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Party like only the Irish can on St Patrick's Day in Phuket

PHUKET: Make sure there’s plenty of green in your wardrobe this coming week – not only for good luck for Phuket FC on Sunday, but especially for celebrating Ireland’s national day on Monday.

By Steven Layne

Friday 14 March 2014, 02:46PM

That’s right, March 17 is Saint Patrick’s Day – time for the giddy and golly to get in green and hit the streets and pubs of every major city across the planet to usher in the planet’s largest, most joyous celebration (barring only the World Cup this summer in Brazil).

Scroll down for some interesting facts about Ireland and the Irish 

From San Francisco to Sydney, Boston to Beijing, Paris to Phuket – and of course, throughout every town across the lush isle that is Ireland – St Paddy’s party is on, but you certainly don’t have to be Irish to enjoy the world-famous festivities.

“If there’s anything Irish are known for, it’s our fun, humorous and hospitable nature,” remarked Class Act Media’s own Irish insider, Dave O’Connor, co-host of Live 89.5’s Breakfast show.

Aside from a proper Sunday roast dinner and “politically incorrect” sense of humour, it is the warmth, unity and kindness perpetuated among family and friends that Dave misses the most from his home country.

“We have a [Gaelic] saying ‘Céad míle fáilte’ which roughly translates to ‘a hundred thousand welcomes’. This sums up Irish hospitality, and is one of the reasons why you can find an Irish pub in nearly every corner of the globe, many of them not even Irish-owned: Everyone knows that you’ll get only good vibes in Irish quarters.”

Phuket’s Irish Honorary Consul, Hélène Fallon-Wood, couldn’t agree more.

“Of all the people I’ve met in all the places I’ve been, I can say without hesitation that Irish people are the most fun and easiest to get along with. No matter what your background is, you’ll always be welcomed by the Irish,” she said.

For Hélène, who has lived in Phuket for some 26 years, it is the “long summer nights sitting outside the pub having the craic [fun]” that she misses the most – that and the lush green coastline, countryside and skies. But certainly not the weather, which seems to be a common notion among all Irish expats you meet in Phuket – some 400 residents by Hélène’s reckoning.

And it is on Saint Patrick’s Day, officially March 17 this year, when everyone gets to celebrate and enjoy the best that Ireland has to offer, no matter where one happens to be.

In Thailand, Hélène noted that the main Ireland celebration will be the “St Patrick’s Emerald Ball” at the Imperial Queen’s Park Hotel in Bangkok on Saturday, March 22.
“Next year, we’re expecting the ambassador from the new Irish Embassy in Bangkok to come to celebrate here in Phuket as part of a grand St Patrick’s Day Ball, which hopefully will be held at Mövenpick Resort and Spa in Karon,” she revealed.

But this year, Phuket’s celebrations will have to be only the usual blast of life and laughter at any one of the dozens of Irish bars and pubs found across the island.

Hélène herself will be heading to what will surely be the island’s biggest St Paddy’s party – a shindig at the Irish Times in Jungceylon, Patong, where an ample supply of all the Irish pub favourites has been secured ahead of Monday’s merry mayhem.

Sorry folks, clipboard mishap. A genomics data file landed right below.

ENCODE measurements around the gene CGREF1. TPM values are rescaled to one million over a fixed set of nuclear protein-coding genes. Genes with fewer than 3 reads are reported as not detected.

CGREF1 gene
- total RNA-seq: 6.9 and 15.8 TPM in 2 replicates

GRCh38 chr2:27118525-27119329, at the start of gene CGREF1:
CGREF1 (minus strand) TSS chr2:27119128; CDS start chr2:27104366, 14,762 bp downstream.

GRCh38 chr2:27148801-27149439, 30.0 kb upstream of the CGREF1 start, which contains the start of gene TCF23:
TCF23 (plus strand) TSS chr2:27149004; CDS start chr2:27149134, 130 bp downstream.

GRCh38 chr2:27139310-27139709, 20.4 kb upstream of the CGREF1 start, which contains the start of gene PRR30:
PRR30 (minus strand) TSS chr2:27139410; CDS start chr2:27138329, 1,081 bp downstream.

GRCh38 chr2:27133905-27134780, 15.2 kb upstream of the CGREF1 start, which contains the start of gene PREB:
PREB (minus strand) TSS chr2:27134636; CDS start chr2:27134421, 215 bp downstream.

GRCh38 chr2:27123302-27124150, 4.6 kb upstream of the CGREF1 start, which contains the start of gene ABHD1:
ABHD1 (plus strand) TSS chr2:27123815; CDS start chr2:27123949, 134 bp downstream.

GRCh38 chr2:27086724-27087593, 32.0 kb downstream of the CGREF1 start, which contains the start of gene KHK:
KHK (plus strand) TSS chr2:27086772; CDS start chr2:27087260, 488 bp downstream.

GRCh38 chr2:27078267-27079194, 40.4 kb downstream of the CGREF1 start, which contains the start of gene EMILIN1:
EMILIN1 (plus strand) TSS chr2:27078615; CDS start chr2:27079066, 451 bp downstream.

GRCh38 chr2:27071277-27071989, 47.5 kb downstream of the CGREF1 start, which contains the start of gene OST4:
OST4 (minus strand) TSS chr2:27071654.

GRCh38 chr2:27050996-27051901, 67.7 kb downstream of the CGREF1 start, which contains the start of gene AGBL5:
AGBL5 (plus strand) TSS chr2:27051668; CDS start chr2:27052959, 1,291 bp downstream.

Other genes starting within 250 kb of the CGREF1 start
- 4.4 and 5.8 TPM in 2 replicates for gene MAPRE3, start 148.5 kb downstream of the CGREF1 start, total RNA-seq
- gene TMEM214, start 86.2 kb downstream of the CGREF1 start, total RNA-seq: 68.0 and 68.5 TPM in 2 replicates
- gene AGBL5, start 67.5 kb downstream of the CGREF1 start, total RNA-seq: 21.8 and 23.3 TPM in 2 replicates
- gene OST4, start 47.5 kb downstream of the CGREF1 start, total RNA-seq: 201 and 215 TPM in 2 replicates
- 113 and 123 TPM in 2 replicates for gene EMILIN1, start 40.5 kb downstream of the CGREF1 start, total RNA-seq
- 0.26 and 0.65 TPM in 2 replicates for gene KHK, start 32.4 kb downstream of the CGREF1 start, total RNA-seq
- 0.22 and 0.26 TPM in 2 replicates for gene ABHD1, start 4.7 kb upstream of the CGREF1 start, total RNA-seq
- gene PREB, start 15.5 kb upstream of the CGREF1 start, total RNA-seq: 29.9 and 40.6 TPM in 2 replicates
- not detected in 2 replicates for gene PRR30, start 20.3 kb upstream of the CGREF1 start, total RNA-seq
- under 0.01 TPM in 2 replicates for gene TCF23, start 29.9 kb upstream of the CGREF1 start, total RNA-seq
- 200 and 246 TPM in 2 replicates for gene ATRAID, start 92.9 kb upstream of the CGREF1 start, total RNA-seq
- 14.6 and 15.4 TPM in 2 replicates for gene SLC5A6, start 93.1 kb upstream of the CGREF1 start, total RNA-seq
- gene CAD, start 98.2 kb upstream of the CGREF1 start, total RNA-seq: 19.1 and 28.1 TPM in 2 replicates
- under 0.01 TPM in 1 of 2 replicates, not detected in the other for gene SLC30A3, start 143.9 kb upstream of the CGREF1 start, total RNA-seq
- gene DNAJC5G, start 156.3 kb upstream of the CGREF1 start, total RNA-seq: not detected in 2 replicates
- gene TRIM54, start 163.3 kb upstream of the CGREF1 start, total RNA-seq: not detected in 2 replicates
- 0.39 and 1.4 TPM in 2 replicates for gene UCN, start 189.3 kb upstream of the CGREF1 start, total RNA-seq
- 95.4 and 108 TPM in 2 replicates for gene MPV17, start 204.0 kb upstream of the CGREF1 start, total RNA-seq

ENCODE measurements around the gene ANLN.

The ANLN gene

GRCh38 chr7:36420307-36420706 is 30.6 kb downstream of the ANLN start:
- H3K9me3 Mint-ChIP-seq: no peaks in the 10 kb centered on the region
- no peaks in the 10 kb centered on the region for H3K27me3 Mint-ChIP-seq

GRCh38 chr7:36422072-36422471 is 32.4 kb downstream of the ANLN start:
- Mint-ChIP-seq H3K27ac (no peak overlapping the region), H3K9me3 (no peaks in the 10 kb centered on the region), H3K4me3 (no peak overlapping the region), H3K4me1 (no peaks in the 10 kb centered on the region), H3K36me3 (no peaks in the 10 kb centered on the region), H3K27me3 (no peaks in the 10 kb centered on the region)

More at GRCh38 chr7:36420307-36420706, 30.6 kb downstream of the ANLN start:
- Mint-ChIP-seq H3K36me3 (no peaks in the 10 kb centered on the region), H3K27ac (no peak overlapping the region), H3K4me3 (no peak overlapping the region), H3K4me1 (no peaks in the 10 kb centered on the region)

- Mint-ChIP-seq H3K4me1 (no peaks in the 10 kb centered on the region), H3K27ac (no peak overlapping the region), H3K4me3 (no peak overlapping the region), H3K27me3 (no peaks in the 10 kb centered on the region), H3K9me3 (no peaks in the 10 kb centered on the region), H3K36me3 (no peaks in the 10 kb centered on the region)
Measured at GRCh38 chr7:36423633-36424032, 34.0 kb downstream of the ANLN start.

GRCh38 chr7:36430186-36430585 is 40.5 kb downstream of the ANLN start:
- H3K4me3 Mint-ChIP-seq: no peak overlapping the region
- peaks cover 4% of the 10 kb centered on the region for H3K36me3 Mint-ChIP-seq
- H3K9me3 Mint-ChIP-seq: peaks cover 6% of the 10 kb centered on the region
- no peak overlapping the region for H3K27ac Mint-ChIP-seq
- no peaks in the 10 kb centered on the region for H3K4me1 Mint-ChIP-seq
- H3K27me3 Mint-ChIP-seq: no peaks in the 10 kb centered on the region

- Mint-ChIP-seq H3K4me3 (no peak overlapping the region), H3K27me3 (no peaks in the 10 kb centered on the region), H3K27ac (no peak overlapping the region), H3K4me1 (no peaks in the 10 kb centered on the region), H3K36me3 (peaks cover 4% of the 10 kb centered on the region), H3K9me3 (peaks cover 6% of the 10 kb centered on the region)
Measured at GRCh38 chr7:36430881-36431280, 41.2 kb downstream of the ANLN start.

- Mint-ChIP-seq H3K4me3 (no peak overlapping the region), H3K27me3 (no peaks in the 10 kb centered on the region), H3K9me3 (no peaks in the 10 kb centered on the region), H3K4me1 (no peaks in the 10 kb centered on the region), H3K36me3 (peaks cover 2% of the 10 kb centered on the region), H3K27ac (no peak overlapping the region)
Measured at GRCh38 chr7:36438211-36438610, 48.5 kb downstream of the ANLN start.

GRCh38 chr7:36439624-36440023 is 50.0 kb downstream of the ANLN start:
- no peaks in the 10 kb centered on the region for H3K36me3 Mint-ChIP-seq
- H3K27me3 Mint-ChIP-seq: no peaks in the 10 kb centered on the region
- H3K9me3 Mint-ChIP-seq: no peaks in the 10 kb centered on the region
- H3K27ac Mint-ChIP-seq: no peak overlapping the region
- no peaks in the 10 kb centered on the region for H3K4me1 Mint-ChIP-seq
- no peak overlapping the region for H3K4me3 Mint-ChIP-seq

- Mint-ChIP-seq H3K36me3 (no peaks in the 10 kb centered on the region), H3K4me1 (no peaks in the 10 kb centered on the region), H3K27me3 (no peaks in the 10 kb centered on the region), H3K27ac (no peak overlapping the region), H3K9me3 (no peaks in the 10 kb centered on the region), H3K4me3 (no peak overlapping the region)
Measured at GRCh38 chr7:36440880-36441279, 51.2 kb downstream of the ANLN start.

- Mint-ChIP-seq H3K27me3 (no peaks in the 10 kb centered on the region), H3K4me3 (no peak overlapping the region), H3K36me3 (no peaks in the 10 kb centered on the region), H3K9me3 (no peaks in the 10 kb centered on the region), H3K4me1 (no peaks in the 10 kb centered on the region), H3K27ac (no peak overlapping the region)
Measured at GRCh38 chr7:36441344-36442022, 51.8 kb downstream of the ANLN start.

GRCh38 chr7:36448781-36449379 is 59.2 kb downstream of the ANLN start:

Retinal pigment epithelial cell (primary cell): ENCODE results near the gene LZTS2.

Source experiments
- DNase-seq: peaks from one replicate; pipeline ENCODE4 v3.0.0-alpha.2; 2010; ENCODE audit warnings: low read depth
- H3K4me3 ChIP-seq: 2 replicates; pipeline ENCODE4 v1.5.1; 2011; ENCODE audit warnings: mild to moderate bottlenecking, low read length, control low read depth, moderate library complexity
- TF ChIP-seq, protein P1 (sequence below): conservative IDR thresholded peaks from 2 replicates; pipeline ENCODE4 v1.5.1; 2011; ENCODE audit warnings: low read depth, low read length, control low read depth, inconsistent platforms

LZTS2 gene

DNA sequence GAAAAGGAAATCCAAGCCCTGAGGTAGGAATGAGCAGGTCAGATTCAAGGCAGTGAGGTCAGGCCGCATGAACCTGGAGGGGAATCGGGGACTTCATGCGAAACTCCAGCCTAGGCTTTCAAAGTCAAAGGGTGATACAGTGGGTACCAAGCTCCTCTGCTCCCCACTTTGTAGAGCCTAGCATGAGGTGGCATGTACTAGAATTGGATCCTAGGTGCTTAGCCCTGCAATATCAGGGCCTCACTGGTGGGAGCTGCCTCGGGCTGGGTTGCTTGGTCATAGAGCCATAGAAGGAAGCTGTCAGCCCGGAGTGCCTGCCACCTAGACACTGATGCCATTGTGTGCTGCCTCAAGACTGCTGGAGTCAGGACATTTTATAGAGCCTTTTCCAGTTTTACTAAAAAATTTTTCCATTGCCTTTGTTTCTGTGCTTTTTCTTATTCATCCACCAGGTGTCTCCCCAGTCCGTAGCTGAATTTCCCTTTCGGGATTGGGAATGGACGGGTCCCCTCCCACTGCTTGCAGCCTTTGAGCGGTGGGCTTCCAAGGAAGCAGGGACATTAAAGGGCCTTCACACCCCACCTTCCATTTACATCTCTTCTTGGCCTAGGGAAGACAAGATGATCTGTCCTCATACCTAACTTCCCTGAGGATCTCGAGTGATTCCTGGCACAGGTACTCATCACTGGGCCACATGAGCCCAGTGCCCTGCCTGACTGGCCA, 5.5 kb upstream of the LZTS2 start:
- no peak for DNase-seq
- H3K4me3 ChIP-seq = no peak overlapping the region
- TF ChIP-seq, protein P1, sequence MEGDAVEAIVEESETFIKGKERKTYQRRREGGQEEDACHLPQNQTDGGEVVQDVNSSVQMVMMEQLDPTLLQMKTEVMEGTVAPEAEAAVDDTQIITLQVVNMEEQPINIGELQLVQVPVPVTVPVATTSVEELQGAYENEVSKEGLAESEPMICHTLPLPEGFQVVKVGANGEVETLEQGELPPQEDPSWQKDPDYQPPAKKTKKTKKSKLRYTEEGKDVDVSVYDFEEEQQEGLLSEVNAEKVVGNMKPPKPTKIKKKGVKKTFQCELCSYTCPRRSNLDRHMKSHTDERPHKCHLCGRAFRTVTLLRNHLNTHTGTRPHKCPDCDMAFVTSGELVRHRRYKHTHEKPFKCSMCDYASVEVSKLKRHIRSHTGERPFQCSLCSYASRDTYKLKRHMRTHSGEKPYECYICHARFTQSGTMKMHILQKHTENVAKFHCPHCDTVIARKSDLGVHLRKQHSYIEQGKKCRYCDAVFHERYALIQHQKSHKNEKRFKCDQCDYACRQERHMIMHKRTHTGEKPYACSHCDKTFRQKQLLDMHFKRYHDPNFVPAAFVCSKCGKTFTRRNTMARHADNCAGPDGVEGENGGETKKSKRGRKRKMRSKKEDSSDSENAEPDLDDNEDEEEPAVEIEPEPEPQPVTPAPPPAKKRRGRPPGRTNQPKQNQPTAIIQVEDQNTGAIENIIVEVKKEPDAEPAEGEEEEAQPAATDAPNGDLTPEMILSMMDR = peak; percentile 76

“Last year we went through six kegs of stout and three of cider ale. I’m expecting an even bigger turnout this year, about a thousand or so,” said Thomas Corley, pub manager.
Thomas, or as everyone in Phuket knows him, Irish Tommy, is pulling out all the stops for a fantastic party.

“We have two great bands on the cards – the Barbie Army Band and Ledejavu – and plenty of handout prizes. Our kitchen will be cooking up Saint Patrick favourites such as Irish Stew as well as bacon and cabbage.”

The only downside, he notes, is that the party’s on a Monday night, and since many patrons will have to go to work the following day, “it’s not going to be a pretty Tuesday morning in Phuket for many,” he says with a laugh.

The festive fun on Monday gets under way from 5:30pm, so come out decked in green and get ready to party like only the Irish know how.

Kiss me – I'm Irish!

Here are some interesting facts about Ireland and the Irish:

•Last year (Jan-Dec 2013), Thai immigration recorded a total of 62,924 Irish arrivals to the Kingdom, up 4.34 per cent from 2012. In January this year, there were 6,592 Irish arrivals to Thailand, a 18.65 per cent jump year-on-year, making Ireland the third largest year-on-year growth market from Europe for the month, behind Russia and Spain (27.5 and 22.8 per cent year-on-year growth, respectively)


•Irish ancestry – Although Ireland itself is only a country of some 6.4 million souls, the total number of people in the world who claim Irish ancestry is more than 12 times that – some 80 million people. Most of these live in the US (40mn), while there are also significant Irish (descent) communities in Great Britain (14mn), Australia (7mn), Canada (4.5mn) and, a little unexpectedly, Argentina (1mn).


•Irish abroad – As for Irish born in Ireland but now living abroad, most of them are in Britian (500,000), US (about 160,000), Australia (70,000) and Canada (23,000).


• U2 – Arguably one of the greatest bands of all time. Formed in 1976, the band has released 12 studio albums and are one of the best selling acts ever, having sold 150 million records. Still making music and performing to this day, the band are also known for political activism. Other world-famous Irish bands (but less successful than U2) include the The Cranberries, The Corrs and The Waterboys.


•The longest place name in Ireland is Muckanaghederdauhaulia, in County Galway.





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